... Nojima et al. [14] confirmed by transcranial magnetic stimulation that the improvement of motor function after MT training was more associated with the remodeling of the major motor cortical areas. In MT training, constant visual and somatosensory stimulation could activate the MNS, induce neural remodeling [18,19], and cause upper motor function recovery. In addition, in MT, patients performed bilateral upper limb motor training independently or with assistance, and motor cortical areas were extensively activated when bilateral limbs performed symmetrical movements [20,21], and it can be assumed that mirror visual feedback could ease some of the motor pathways on the affected side and promote the recovery of limb motor function. ...
Full-text available
Background: Rehabilitation of upper extremity hemiplegia after stroke remains a great clinical challenge, with only 20% of patients achieving a basic return to normal hand function. How to promote the recovery of motor function at an early stage is crucial to the life of the patient. Objectives: To invest the effects of additional mirror therapy in improving upper limb motor function and activities of daily living in acute and subacute stroke patients, and further explore the effects of other factors on the efficacy of MT. Methods: Participants who presented with unilateral upper extremity paralysis due to a first ischemic or hemorrhagic stroke were included in the study. They were randomly allocated to the experimental or control group. Patients in the control group received occupational therapy for 30 minutes each session, six times a week, for three weeks, while patients in the experimental group received 30 minutes of additional mirror therapy based on occupational therapy. The primary outcome measures were Fugl-Meyer Assessment-upper extremity (FMA-UE), Action Research Arm Test (ARAT), and Instrumental Activity of Daily Living (IADL) which were evaluated by two independent occupational therapists before treatment and after 3-week treatment. A paired t-test was used to compare the values between pretreatment and posttreatment within an individual group. Two-sample t-test was utilized to compare the changes (baseline to postintervention) between the two groups. Results: A total of 52 stroke patients with unilateral upper extremity motor dysfunction who were able to actively cooperate with the training were included in this study. At baseline, no significant differences were found between groups regarding demographic and clinical characteristics (P > 0.05 for all). Upper limb motor function and ability to perform activities of daily living of the patients were statistically improved in both groups towards the third week (P < 0.05). In addition, statistical analyses showed more significant improvements in the score changes of FMA-UE and IADL in the experimental group compared to the control group after treatment (P < 0.05), but no significant difference was observed in the ARAT score changes between the two groups (P > 0.05). The subgroup analysis showed that no significant heterogeneity was observed in age, stroke type, lesion side, and clinical stage (P > 0.05). Conclusion: In conclusion, some positive changes in aspects of upper limb motor function and the ability to perform instrumental activities of daily living compared with routine occupational therapy were observed in additional mirror therapy. Therefore, the application of additional mirror therapy training should be reconsidered to improve upper extremity motor in stroke patients.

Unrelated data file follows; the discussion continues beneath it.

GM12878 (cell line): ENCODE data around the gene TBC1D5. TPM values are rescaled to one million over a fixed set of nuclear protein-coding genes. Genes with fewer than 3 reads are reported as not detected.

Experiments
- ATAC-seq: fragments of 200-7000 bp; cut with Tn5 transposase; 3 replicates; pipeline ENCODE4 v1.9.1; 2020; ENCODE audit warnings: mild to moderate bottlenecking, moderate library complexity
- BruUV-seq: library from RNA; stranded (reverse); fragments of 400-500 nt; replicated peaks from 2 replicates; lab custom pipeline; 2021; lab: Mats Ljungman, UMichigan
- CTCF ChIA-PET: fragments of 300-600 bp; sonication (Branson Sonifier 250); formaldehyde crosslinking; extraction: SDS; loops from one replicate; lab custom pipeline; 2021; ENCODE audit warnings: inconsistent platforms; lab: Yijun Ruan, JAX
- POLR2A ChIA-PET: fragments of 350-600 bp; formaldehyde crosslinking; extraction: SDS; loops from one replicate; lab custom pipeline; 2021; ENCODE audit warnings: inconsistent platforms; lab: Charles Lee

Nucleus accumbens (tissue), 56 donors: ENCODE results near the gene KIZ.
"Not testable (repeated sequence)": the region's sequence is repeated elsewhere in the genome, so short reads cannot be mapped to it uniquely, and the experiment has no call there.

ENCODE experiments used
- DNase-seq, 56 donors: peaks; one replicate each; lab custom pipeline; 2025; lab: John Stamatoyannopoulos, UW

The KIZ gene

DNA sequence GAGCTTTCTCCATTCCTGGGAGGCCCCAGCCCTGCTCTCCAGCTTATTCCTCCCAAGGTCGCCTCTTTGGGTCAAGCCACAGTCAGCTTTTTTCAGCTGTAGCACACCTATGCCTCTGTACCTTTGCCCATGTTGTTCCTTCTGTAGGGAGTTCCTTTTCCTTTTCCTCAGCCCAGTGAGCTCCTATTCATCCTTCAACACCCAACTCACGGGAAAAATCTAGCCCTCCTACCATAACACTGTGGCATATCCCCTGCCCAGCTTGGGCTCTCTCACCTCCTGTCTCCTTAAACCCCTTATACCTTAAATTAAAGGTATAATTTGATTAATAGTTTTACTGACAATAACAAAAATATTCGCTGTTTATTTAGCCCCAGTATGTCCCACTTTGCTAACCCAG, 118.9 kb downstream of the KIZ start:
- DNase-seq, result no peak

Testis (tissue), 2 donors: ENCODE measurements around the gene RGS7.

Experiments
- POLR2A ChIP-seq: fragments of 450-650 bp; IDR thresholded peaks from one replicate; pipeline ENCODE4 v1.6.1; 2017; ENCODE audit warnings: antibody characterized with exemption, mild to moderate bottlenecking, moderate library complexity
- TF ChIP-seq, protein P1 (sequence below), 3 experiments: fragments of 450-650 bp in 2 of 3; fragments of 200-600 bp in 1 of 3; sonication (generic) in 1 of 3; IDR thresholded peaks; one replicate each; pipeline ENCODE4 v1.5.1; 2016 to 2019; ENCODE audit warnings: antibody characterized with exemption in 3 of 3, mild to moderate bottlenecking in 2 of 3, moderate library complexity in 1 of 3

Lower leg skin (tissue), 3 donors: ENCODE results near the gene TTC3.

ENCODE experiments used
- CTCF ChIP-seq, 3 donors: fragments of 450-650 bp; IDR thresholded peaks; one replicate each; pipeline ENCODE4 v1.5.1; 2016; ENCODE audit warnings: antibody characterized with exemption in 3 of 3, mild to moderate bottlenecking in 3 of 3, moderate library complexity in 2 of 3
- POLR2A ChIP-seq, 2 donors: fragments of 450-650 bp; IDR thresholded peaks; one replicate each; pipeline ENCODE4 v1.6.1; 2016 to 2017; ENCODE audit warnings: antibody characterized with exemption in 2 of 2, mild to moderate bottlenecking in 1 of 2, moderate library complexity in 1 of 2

... The lateral part of this structure (lateral parietal area, LIP) houses "gaze mirror neurons, " i.e., neurons that fire both, when looking at a specific location and when watching someone else gazing toward the same location (Shepherd et al., 2009). Such neurons might cause attentional shifts through matching the observed gaze direction with one's own visual attention, similar to the functioning of mirror neurons of the motor system (Rizzolatti et al., 2009). Visuo-social areas of the fusiform gyrus and STS are moreover interconnected with an extended face processing network that might further modulate gaze following responses (Ishai et al., 2005;Vuilleumier and Pourtois, 2007). ...
Full-text available